*New for this year, vehicle demos of actual vehicles from Daimler and V-Charge in the parking lot.
|09:00-09:05||Opening notes from Workshop Organizers|
|09:05-09:45||Invited Speaker: Vision for Low-Cost Autonomy with the Oxford University RobotCar, Will Maddern, Oxford University, United Kingdom.|
|09:45-10:45||Contributed works (15min per talk)|
|09:45-10:00||Ten Years of Pedestrian Detection, What Have We Learned?, Rodrigo Benenson, Mohamed Omran, Jan Hosang, Bernt Schiele|
|10:00-10:15||Fast 3-D Urban Object Detection on Streaming Point Clouds, Attila Börcs, Balázs Nagy, Csaba Benedek|
|10:15-10:30||Relative Pose Estimation and Fusion of Omnidirectional and Lidar Cameras, Levente Tamas, Robert Frohlich, Zoltan Kato|
|10:30-10:45||Good Edgels To Track: Beating The Aperture Problem With Epipolar Geometry,Tommaso Piccini, Mikael Persson, klas Nordberg, Michael Felsberg, Rudolf Mester|
|11:15-11:55||Invited Speaker: Localization in Urban Canyons using Cadastral 3D City Models, Srikumar Ramalingam, MERL, USA.|
|11:55-12:15||Demo talk: Stixmantics: Real-time semantic segmentation of street scenes, Uwe Franke / Timo Scharwächter, Daimler, Germany.|
|14:00-14:40||Invited Speaker: Is the self-driving car around the corner? Mobileye's work on Computer Vision centric approach to self-driving at consumer level cost, Amnon Shashua, MobilEye, Israel.|
|14:40-15:00||Demo talk: Multi-Camera Systems in the V-Charge Project: Fundamental Algorithms, Self Calibration, and Long-Term Localization, Paul Furgale, Vcharge ETH Zurich, Switzerland.|
|15:00-15:40||Invited Speaker: Intelligent Drive & Pedestrian Safety 2.0, Dariu Gavrila, Daimler, Germany.|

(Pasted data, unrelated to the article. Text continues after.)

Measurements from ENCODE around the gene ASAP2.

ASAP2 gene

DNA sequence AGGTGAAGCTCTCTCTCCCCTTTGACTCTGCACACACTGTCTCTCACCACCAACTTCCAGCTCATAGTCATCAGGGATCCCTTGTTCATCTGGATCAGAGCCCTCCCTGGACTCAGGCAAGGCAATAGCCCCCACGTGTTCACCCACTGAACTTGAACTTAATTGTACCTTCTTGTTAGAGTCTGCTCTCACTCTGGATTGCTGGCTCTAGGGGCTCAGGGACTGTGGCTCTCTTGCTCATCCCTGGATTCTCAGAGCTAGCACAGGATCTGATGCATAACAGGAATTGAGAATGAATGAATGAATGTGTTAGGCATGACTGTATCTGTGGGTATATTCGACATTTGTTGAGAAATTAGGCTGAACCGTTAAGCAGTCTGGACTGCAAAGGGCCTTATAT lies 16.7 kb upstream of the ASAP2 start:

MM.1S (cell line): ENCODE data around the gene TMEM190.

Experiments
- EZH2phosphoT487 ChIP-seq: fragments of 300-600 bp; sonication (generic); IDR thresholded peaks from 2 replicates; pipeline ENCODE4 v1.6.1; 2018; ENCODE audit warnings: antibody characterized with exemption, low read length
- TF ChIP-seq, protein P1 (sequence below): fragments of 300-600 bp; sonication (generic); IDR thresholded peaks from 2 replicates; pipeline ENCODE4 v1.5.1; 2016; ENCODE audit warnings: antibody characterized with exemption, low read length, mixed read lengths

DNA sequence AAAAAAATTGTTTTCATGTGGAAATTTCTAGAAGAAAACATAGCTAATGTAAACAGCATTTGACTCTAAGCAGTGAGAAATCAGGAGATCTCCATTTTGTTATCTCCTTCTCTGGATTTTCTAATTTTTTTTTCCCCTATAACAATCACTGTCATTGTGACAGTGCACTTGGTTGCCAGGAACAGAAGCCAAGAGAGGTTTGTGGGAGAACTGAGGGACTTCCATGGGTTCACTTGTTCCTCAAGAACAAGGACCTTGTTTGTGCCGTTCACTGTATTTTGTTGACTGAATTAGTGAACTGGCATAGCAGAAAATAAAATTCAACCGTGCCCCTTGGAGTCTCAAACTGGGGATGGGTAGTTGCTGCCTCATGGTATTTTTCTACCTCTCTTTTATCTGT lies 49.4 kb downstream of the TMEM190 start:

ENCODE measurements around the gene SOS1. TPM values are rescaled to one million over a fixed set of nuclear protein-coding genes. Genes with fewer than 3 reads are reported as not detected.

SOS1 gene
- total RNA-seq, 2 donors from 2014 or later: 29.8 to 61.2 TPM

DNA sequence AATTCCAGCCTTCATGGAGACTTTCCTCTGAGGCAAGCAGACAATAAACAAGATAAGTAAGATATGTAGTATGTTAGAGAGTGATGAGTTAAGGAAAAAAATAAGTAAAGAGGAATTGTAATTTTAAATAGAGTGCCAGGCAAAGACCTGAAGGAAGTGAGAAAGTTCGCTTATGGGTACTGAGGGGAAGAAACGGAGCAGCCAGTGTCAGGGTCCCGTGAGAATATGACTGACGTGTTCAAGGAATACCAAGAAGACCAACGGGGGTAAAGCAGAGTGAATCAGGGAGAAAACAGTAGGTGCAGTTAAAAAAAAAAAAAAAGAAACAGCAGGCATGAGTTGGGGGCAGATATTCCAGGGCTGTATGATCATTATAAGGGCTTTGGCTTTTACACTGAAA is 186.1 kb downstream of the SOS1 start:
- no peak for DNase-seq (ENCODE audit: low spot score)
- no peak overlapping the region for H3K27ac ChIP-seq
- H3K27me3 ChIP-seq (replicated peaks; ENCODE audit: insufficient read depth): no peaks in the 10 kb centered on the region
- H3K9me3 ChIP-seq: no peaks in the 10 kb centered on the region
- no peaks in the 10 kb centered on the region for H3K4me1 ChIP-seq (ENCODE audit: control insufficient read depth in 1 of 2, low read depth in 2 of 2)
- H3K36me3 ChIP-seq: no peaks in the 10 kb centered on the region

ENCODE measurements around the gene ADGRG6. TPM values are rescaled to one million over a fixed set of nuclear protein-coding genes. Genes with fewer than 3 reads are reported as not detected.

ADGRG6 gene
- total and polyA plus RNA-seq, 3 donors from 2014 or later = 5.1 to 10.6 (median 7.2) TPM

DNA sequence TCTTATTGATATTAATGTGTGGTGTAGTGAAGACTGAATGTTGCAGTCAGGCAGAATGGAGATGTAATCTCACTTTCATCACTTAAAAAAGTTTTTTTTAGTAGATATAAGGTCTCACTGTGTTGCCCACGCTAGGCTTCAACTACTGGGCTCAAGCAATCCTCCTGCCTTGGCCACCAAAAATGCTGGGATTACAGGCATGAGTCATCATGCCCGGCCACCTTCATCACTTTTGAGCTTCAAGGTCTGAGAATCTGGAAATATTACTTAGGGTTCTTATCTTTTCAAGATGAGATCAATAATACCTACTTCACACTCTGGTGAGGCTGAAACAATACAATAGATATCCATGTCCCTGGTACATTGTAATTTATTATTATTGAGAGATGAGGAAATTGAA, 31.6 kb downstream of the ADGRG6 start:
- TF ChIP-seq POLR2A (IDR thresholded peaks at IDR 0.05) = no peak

|16:00-18:00||Posters / Demos of actual vehicles from Daimler and V-Charge in the parking lot.|
Invited Speakers / Demos
- Uwe Franke / Timo Scharwächter, Daimler, Germany Stixmantics: Real-time semantic segmentation of street scenes
- Paul Furgale, Vcharge ETH Zurich, Switzerland Multi-Camera Systems in the V-Charge Project: Fundamental Algorithms, Self Calibration, and Long-Term Localization
- Prof. Dr. D. M. Gavrila. Daimler, Germany Intelligent Drive & Pedestrian Safety 2.0
- Will Maddern, Oxford University, United Kingdom Vision for Low-Cost Autonomy with the Oxford University RobotCar
- Srikumar Ramalingam, MERL, USA Localization in Urban Canyons using Cadastral 3D City Models
- Amnon Shashua, MobilEye, Israel Is the self-driving car around the corner? Mobileye's work on Computer Vision centric approach to self-driving at consumer level cost Bio: Prof. Amnon Shashua holds the Sachs chair in computer science at the Hebrew University of Jerusalem. His field of expertise is computer vision and machine learning. For his academic achievements he received the MARR prize Honorable Mention in 2001, the Kaye innovation award in 2004, and the Landau award in exact sciences in 2005. He is the co-founder of Mobileye, an Israeli company developing systems-on-chip and computer vision algorithms for detecting pedestrians, vehicles, and traffic signs for driving assistance systems. He is the cofounder of OrCam, an Israeli company who recently launched an assistive product for the visually impaired based on advanced computerized visual interpretation capabilities.